Do you Struggle in Summer School?


Post #38 Three Things to Know About Summer Courses

Virtually nobody enjoys taking courses over the summer.  It sounds great in theory because you can retake courses or get ahead in your curriculum.  But after a week or two into it, have you found yourself wondering why you enrolled?  Trust me when I tell you that come August, you will be thankful you got these classes out of the way.  There are three things to know about summer courses to help you take full advantage during summer school.

Fall behind

Do NOT Fall Behind

Think about the fact that a normal semester lasts about 18 weeks.  If your college is on a  3-semester per year system, your typical courses last about 12 weeks each.  Your task in summer school is to take what you would learn in a normal semester and instead learn it in about 8 or 9 weeks.  That’s a tough challenge considering other students on campus are probably out and about enjoying the outdoors.  A good rule of thumb for you:  do not fall behind.  It is much more difficult to catch up during summer school as opposed to a regular semester.  If you want to make your summer session easier on yourself, stay on top of every assignment, lecture & presentation.

More Professor Availability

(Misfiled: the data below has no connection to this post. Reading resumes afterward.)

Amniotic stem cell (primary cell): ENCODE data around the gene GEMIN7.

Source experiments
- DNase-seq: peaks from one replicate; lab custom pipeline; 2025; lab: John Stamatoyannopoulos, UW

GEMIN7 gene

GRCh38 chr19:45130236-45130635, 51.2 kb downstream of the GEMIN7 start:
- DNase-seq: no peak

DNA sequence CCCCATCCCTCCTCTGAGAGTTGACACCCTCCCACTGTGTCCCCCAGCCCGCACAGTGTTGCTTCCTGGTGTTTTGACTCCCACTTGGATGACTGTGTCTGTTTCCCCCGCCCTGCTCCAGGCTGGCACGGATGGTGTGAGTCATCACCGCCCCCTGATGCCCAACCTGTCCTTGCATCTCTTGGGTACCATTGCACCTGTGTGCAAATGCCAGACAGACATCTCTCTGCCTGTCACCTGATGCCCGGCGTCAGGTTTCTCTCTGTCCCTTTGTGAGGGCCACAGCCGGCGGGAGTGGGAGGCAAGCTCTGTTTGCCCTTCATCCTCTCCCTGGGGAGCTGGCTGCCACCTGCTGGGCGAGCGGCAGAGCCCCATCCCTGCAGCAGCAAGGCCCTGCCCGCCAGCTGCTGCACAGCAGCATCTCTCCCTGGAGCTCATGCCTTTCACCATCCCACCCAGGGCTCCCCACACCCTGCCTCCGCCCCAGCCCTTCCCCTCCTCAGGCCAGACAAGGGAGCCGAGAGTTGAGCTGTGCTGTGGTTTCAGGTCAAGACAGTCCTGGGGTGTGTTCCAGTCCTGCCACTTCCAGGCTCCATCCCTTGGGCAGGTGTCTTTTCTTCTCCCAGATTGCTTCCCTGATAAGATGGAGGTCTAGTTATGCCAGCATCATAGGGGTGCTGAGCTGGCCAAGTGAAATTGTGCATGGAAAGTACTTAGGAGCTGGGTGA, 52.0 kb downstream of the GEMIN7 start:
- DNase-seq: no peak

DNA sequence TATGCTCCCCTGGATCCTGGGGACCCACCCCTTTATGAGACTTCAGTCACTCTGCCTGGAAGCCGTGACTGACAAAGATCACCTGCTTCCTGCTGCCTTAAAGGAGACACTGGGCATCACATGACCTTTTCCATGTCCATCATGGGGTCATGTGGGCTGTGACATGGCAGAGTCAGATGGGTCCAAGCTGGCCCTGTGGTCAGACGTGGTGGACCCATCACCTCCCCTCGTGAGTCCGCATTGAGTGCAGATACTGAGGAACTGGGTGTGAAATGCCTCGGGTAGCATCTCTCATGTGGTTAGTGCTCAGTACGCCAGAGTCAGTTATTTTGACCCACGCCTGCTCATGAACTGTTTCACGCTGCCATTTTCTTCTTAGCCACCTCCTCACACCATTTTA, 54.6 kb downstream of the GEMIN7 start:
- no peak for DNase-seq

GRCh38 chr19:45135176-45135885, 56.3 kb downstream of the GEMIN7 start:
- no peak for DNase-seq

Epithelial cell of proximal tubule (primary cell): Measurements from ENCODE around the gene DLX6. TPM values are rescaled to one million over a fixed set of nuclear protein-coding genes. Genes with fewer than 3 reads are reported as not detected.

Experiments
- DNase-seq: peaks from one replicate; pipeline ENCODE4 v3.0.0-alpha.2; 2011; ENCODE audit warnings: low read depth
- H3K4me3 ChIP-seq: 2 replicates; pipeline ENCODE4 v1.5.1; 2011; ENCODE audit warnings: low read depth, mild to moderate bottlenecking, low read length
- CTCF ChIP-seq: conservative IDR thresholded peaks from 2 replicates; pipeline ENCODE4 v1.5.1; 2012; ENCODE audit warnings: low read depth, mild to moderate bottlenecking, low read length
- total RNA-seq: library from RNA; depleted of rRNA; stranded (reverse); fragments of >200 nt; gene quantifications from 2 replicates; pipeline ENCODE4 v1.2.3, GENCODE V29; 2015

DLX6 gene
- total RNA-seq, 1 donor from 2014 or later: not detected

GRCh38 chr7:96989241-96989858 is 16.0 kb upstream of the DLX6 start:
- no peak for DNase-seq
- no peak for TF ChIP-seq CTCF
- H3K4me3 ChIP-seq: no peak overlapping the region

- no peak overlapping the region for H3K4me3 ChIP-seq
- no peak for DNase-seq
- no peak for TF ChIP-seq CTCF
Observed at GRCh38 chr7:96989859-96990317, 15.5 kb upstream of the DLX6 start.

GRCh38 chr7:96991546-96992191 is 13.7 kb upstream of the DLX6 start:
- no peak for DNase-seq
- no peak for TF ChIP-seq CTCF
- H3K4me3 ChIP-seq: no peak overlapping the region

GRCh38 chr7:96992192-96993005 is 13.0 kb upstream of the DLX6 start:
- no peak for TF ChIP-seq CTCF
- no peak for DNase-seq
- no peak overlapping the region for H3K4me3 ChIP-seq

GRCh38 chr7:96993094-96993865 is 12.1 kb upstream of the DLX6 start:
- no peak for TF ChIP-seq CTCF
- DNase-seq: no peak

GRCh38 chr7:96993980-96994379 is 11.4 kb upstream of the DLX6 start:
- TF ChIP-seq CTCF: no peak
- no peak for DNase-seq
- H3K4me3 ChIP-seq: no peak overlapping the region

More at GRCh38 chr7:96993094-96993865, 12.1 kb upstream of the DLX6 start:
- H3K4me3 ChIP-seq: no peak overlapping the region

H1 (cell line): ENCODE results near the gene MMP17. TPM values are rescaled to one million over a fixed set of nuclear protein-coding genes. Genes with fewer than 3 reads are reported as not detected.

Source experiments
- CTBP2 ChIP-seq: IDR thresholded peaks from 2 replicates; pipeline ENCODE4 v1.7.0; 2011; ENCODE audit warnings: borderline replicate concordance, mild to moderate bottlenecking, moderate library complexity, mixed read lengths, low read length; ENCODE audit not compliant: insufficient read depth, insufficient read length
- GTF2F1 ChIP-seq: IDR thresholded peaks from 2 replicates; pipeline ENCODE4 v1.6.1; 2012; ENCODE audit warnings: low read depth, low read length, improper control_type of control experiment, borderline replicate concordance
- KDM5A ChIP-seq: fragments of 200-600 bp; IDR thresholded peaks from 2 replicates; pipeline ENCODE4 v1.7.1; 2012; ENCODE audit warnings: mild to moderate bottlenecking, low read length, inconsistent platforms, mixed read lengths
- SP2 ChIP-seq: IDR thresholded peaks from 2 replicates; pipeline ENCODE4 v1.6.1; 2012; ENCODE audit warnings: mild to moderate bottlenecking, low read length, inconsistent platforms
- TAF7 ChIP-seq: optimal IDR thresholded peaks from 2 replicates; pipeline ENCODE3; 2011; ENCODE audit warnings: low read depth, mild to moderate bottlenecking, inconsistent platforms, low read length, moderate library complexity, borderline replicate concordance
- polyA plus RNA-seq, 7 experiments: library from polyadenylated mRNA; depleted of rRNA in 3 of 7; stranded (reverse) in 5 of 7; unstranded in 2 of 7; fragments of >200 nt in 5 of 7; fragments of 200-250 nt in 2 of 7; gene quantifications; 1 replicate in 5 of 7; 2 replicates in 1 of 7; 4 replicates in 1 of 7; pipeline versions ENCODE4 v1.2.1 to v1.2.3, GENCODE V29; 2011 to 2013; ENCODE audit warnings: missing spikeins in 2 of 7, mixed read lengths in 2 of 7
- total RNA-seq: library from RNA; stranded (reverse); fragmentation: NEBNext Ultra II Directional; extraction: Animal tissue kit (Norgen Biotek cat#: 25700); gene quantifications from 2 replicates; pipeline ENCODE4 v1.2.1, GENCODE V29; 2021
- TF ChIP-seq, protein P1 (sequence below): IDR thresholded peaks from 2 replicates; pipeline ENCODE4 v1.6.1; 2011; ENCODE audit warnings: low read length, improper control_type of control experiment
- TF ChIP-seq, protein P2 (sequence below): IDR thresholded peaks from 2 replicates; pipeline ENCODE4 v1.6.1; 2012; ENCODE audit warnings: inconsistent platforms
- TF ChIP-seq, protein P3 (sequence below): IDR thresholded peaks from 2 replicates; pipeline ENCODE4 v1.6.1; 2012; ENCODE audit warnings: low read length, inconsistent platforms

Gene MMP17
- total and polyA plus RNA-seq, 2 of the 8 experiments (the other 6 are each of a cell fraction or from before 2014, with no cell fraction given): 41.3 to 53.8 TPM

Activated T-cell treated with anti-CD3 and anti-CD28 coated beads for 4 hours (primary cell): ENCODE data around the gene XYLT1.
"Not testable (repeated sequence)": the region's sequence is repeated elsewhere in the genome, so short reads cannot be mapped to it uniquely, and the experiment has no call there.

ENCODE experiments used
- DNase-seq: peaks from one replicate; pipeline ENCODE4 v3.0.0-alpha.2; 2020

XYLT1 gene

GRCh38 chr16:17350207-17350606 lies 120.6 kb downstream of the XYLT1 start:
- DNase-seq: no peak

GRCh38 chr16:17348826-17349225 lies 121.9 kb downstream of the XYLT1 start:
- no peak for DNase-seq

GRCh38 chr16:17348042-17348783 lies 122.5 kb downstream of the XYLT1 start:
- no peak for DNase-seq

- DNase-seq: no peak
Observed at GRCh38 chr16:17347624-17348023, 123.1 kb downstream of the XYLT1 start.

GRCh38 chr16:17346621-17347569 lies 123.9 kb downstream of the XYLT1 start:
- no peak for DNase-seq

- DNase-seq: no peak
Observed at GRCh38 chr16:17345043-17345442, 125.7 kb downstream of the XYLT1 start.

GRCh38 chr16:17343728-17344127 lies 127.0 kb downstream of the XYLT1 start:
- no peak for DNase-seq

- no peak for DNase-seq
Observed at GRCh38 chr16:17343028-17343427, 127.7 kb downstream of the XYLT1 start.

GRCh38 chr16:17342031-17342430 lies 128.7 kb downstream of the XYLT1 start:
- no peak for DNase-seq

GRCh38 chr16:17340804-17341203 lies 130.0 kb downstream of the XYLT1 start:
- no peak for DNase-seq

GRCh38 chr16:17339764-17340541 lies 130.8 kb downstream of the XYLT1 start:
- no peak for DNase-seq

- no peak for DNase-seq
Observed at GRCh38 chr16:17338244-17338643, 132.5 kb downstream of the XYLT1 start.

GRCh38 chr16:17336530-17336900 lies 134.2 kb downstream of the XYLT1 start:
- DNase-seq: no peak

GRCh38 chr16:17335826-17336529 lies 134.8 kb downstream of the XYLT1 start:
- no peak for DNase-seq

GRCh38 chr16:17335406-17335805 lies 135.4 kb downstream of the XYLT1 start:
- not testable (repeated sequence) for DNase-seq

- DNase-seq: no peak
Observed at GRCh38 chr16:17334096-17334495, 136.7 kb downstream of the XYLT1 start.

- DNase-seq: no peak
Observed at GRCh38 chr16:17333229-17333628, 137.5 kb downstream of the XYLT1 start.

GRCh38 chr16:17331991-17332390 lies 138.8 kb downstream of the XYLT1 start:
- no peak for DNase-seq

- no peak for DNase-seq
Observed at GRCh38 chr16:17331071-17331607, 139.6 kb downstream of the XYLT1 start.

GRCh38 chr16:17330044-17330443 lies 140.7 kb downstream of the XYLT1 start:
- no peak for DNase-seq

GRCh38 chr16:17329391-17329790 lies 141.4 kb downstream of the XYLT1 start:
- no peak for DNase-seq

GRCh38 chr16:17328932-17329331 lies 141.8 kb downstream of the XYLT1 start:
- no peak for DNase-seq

It is usually the case, but not always, that professor availability increases during the summers.  A lot of them have to be on campus either for research or because of college requirements.  The summer is a perfect time to take advantage of office hours or to become familiar with their personalities.  I discussed how important it is that you get to know your professors in Post #15.  They would enjoy meeting each of you on a personal basis if time allowed.  During the summer, time may allow so get your rear in their office if you are taking one of their courses.  And even if you’re not taking a course, you can still introduce yourself and work on your networking skills.

Small Classes

Smaller Courses

Another summer advantage is smaller courses.  You can get more individual attention during summer school.  It is easier to form study groups and to meet classmates since the school environment is often more relaxed.  Classmates’ schedules are usually more flexible during summer school.  You will need all the support you can get because as I mentioned, summer courses move very quickly.  If your course size ends up not being smaller, that’s still okay.  A major advantage of summer sessions, regardless of class size, is the flexibility and willingness of students to help each other out.

In conclusion, there are three things to know about summer school.  Do everything you can to keep up with the pace because courses move extremely fast.  Go talk to your professors whether you need help or not.  And last, take advantage of the smaller class size that typically comes with summer courses.

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